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What do recent bank failures mean for Connecticut?

A pedestrian passes a Silicon Valley Bank branch in San Francisco, Monday, March 13, 2023. As the primary regulator of the bank, the Federal Reserve is coming under sharp criticism from financial watchdogs and banking experts.
Jeff Chiu
A pedestrian passes a Silicon Valley Bank branch in San Francisco, Monday, March 13, 2023. As the primary regulator of the bank, the Federal Reserve is coming under sharp criticism from financial watchdogs and banking experts.

The recent failures of Silicon Valley Bank and Signature Bank, which catered mostly to the tech industry, may have you worried about your money. They were the second- and third-biggest bank failures in U.S. history.

It all started last week when too many depositors tried to withdraw their money from Silicon Valley Bank in Santa Clara, California. That's known as a bank run.

The bank had to sell treasury bonds and other securities at a steep loss and more people kept trying to withdraw money as word of the situation spread, causing the bank to fail. Regulators took control of New York-based Signature Bank soon after, saying it was necessary to protect depositors after too many people withdrew money.

UConn School of Business Assistant Professor Ryan Coles recently joined "All Things Considered" to talk about the local impact of the closures.

The following is an edited transcript of the conversation.

John Henry Smith: Why should people in Connecticut care about two bank failures that happened outside of Connecticut?

Ryan Coles: More and more, we've got VC (Venture Capital) funded startups in Connecticut, and given that Silicon Valley Bank does banking for 50% or more of these startups, it's likely that we've got some of our own startups banking there.

It was a bit worrisome this late past week because that is a lot of founders and a lot of people working at these startups that wondered whether or not their jobs were on the line.

Smith: Your answer really kept it locked into the industry-specific type of thoughts like, 'You know, hey, this is about venture capital and so on so forth.' But you know, I heard a fair amount over the weekend of 'This is a bank' and if people start losing confidence in the venture capital realm, at what point does that snowball into something bigger?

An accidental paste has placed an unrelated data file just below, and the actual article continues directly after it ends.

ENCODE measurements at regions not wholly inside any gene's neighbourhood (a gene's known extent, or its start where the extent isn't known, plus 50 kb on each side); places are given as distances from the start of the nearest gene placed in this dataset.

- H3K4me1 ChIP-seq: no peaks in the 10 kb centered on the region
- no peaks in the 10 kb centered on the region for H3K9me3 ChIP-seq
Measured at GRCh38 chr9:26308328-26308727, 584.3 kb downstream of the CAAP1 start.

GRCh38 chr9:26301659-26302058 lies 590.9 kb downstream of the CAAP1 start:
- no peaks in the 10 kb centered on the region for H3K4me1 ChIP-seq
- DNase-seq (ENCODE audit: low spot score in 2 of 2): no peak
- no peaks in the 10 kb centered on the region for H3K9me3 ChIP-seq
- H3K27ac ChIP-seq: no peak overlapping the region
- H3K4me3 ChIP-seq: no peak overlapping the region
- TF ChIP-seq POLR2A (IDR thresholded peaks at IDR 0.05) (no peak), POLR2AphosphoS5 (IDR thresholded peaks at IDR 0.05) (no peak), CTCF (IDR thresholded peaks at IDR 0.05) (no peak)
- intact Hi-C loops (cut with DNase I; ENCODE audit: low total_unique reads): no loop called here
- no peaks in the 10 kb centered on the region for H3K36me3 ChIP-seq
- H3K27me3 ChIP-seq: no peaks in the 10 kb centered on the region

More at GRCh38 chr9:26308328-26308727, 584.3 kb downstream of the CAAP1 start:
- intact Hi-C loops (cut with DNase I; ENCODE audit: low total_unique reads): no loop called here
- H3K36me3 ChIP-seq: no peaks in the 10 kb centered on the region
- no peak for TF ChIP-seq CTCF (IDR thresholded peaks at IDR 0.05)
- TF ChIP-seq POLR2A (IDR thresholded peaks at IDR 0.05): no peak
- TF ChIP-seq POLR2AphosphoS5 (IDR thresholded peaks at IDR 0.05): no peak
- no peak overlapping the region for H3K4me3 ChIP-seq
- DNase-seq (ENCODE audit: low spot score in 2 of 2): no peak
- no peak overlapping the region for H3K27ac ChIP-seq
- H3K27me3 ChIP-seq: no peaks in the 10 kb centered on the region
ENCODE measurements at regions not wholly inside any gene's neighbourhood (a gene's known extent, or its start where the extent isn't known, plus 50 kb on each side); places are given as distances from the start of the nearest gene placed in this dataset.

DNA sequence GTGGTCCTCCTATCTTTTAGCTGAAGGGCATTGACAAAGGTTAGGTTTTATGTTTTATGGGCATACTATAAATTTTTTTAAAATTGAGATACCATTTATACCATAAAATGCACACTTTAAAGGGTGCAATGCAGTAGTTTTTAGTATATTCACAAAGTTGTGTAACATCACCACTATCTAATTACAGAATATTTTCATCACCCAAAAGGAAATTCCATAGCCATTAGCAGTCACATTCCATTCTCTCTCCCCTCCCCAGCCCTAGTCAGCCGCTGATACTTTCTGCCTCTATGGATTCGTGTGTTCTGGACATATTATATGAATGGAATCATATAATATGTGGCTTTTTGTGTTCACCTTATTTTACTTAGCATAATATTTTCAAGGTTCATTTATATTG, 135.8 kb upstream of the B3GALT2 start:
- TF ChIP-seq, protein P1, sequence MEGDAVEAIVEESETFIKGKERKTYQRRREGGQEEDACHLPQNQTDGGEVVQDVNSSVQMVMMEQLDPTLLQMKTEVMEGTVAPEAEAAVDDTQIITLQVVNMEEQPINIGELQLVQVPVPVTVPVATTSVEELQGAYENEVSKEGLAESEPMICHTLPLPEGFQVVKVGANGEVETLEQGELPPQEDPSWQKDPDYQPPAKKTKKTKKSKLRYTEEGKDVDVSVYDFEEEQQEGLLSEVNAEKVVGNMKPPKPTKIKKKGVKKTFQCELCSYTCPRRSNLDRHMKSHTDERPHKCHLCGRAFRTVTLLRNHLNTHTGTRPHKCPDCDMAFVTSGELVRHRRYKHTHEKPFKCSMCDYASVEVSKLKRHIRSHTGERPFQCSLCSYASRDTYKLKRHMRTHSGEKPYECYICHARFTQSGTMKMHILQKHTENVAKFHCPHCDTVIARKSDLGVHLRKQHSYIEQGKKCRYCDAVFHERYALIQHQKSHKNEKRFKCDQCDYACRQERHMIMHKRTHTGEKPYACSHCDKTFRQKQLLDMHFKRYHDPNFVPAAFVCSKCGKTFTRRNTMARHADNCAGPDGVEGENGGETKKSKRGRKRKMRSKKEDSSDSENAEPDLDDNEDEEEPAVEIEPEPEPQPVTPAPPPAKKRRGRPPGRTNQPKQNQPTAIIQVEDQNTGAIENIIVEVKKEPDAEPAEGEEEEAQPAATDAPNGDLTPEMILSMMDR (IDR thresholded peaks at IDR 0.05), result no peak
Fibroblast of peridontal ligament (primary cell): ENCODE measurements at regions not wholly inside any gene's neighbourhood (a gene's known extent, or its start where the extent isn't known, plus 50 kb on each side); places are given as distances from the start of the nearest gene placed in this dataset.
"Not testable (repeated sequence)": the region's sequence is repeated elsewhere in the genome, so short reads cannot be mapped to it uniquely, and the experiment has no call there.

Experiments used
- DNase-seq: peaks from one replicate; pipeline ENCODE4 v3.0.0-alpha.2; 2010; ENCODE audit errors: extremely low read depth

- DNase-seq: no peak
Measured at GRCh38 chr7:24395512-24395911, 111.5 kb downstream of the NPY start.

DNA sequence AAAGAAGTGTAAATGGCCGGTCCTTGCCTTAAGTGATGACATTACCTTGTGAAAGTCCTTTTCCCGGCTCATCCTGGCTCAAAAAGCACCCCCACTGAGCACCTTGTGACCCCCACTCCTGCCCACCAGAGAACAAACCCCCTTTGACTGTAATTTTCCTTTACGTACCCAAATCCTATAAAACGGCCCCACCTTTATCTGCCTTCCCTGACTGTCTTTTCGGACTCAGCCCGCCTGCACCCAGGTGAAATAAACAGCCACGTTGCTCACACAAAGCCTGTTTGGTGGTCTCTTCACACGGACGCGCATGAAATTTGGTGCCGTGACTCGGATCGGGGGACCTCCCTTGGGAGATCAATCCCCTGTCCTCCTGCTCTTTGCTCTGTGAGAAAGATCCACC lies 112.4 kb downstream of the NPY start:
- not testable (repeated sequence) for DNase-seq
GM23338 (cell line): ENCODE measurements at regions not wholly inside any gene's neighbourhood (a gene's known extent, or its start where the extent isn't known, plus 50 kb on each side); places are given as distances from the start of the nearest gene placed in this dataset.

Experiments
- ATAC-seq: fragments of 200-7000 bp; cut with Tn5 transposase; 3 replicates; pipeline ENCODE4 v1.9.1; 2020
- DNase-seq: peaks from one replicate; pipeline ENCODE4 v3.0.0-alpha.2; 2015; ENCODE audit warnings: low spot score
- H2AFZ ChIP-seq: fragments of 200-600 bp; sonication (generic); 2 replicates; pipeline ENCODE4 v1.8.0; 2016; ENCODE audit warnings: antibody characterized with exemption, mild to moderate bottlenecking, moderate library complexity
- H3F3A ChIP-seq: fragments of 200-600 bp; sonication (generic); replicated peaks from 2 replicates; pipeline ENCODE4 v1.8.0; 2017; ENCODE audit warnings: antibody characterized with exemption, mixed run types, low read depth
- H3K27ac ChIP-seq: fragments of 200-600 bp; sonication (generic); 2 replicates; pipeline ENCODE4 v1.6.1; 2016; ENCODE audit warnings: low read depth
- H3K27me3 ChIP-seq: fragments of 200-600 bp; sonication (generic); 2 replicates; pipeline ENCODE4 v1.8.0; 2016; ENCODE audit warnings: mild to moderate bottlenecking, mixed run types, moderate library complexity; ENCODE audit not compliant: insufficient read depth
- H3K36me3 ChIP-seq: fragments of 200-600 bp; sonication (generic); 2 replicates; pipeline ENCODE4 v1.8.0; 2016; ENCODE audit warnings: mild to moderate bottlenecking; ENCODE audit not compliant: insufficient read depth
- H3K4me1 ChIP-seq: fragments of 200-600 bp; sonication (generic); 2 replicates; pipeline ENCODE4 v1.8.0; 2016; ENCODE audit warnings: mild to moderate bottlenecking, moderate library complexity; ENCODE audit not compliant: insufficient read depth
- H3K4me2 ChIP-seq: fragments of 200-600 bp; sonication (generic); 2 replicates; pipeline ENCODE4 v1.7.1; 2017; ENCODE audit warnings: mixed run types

Coles: I don't see this as a 2008 level financial system breakdown event.

Smith: And thankfully, not 1933, right?

Coles: And not 1933, either, right. Silicon Valley Bank was tailoring to high-growth startups in their services and in their willingness to take on a lot more risk than traditional banks would who work with other types of businesses — established small, medium-sized businesses or larger corporations.

Now, in terms of trust from larger corporations or trust from those of us, in terms of our personal banking, I think this is where we see maybe sometimes federal government action can be beneficial to step in and re-ensure trust on a system level.

Smith: Which President Biden did.

Coles: Exactly. It seems, in my view, that they've done an effective job of that so far.

Smith: I want to invoke the "O" word: oversight. Because is it not true that what happened at least to SVB and probably to Signature as well is a failure of oversight? And of course, we know that the Dodd-Frank Act has been repealed, which put guard rails and oversight, you know, over the industry that the the entire industry is without now. So what is our level of oversight on banks that don't serve the startup tech industry? And because Dodd-Frank is gone, why shouldn't we be concerned about this happening at other banks?

Coles: One of the reflections that we should all have in this case is we need to return to thinking more critically about different markets and how we make sure we have a level of oversight and governance to ensure that markets are free because those have to be actively constructed and maintained. They don't occur naturally.

Smith: When should regular folks start to worry and what should they do when they have legitimate reason to worry?

Coles: I think when you see fundamentals of those banks strong and you see the federal government taking agile and appropriate action, then I don't think there's a cause of worry there. I think it would be different if there wasn't agile action and you saw a continued contagion event. That's why I really don't deep down see need for widespread panic. And I think my message would be to the people of Connecticut that it's perfectly fine to want to call up your bank and say, 'Help me understand why you think that your bank— the bank I'm banking at — is in a good position.' And that's what I would do — I think — before taking action. The problem is people panic and just take action and withdraw the money.

The Associated Press contributed to this report.

John Henry Smith is Connecticut Public’s host of All Things Considered, its flagship afternoon news program. He's proud to be a part of the team that won a regional Emmy Award for The Vote: A Connecticut Conversation. In his 21st year as a professional broadcaster, he’s covered both news and sports.

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